Opt-out lets consumers tell Web sites and other media not to collect their personal information. It lets data be collected from the far larger number of consumers who have no objection -- without requiring businesses to obtain prior consent. Opt-in requires permission before any data can be collected -- from anyone. That's a costly hurdle.
Opt-out can work for consumers only if it's truly universal and supremely easy to use. On this point, DoubleClick, as the leading Web ad network, needs to face reality and lead the way. It has an "opt-out" page, but it's not necessarily easy to find, as we report in this issue's Interactive Media & Marketing section. DoubleClick and its clients should simplify the opt-out process and make it widely and clearly available, perhaps by sticking opt-out icons on all DoubleClick sites. And it should release the names of sites that are contributing data to its new offline/online database.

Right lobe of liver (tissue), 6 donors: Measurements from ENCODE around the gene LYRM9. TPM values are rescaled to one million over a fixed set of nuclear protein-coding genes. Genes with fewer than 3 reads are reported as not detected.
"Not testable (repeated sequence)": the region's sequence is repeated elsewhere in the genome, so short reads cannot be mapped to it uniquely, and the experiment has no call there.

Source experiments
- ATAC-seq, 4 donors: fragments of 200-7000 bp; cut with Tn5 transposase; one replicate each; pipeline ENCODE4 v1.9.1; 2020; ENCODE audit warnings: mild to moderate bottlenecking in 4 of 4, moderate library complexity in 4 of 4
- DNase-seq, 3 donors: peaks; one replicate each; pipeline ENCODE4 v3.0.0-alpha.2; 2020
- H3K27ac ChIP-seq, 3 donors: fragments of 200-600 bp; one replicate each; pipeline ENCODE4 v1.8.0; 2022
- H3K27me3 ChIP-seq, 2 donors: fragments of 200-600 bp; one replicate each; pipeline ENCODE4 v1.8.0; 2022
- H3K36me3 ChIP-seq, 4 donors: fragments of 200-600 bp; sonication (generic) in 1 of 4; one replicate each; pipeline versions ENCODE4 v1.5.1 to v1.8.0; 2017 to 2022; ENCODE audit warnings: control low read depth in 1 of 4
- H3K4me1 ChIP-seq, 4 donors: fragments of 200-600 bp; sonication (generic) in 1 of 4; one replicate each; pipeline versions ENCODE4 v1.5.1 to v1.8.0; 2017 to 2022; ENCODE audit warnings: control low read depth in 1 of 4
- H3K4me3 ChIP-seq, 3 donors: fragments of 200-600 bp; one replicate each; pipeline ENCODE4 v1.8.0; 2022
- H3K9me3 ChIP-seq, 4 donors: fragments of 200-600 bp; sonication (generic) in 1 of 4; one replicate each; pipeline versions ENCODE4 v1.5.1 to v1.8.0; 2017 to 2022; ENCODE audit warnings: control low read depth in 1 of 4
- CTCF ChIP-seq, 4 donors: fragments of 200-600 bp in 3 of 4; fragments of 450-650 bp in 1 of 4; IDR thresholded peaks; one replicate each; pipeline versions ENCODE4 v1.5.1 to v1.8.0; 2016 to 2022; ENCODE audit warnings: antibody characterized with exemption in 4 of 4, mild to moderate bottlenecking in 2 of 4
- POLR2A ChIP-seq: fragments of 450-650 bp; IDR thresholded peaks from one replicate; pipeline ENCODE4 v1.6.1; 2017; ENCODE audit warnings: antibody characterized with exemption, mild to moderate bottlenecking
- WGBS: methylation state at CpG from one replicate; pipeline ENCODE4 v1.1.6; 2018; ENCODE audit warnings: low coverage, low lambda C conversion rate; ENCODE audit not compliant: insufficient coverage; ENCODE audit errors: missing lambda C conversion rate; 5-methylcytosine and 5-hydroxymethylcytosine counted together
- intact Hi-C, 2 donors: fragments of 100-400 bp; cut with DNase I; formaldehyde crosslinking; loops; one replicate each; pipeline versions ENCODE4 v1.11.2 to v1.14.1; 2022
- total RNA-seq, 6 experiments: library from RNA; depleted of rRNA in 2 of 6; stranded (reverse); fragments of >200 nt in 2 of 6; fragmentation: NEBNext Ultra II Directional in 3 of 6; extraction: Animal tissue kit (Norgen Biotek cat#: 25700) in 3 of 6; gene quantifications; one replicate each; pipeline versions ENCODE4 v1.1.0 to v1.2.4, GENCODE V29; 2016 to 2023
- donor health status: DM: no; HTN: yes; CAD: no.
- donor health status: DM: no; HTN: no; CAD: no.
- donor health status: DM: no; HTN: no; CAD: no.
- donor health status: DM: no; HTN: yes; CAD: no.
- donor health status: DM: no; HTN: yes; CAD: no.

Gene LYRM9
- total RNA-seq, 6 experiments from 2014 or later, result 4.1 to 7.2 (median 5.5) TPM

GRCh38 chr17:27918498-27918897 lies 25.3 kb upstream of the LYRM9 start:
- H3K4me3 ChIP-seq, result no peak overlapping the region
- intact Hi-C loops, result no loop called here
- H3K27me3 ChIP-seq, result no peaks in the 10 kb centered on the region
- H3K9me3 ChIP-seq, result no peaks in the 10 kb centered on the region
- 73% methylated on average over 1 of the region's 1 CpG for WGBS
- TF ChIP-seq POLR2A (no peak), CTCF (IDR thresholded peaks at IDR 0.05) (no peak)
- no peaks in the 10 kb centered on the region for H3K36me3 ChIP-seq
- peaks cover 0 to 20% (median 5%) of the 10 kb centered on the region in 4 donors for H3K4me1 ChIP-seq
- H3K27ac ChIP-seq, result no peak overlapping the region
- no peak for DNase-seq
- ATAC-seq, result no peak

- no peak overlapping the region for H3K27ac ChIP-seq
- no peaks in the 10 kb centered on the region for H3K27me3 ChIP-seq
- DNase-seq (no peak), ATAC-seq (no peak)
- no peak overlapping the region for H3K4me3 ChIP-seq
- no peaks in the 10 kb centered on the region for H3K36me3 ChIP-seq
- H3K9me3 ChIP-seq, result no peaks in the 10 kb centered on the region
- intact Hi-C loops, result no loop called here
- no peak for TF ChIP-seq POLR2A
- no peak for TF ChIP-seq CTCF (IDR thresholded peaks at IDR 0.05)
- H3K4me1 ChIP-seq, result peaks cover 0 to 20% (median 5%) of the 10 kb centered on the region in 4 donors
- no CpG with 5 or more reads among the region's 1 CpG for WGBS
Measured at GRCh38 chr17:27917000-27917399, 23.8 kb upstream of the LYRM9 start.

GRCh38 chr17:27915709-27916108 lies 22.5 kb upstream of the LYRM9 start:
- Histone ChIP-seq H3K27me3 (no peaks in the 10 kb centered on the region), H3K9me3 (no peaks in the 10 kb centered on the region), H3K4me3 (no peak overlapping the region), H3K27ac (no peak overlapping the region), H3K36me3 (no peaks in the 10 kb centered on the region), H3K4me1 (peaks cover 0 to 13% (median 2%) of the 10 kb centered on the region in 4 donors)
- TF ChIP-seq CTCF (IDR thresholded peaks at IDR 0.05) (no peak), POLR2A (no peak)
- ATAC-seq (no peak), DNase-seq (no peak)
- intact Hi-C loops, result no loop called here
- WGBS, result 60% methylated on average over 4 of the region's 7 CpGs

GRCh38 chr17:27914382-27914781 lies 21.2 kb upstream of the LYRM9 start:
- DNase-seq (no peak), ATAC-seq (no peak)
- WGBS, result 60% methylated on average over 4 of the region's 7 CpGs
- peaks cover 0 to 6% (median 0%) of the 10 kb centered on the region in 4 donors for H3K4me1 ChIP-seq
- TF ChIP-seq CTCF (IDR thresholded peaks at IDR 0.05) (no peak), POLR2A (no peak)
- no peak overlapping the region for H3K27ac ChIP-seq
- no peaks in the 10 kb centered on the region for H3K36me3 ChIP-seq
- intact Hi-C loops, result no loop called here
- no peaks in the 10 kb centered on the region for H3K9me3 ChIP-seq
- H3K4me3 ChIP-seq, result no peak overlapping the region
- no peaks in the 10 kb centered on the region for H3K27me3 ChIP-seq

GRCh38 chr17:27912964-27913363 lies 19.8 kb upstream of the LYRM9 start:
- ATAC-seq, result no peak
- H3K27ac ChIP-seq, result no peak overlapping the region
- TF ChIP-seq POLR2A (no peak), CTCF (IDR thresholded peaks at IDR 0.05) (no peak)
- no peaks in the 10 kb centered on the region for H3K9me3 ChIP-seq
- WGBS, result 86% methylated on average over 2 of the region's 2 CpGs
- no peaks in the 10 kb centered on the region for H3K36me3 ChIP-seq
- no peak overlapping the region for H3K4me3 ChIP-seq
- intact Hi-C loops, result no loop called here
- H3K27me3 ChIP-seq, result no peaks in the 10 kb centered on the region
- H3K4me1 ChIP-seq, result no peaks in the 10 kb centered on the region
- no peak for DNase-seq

This kind of openness should become the standard on the Web.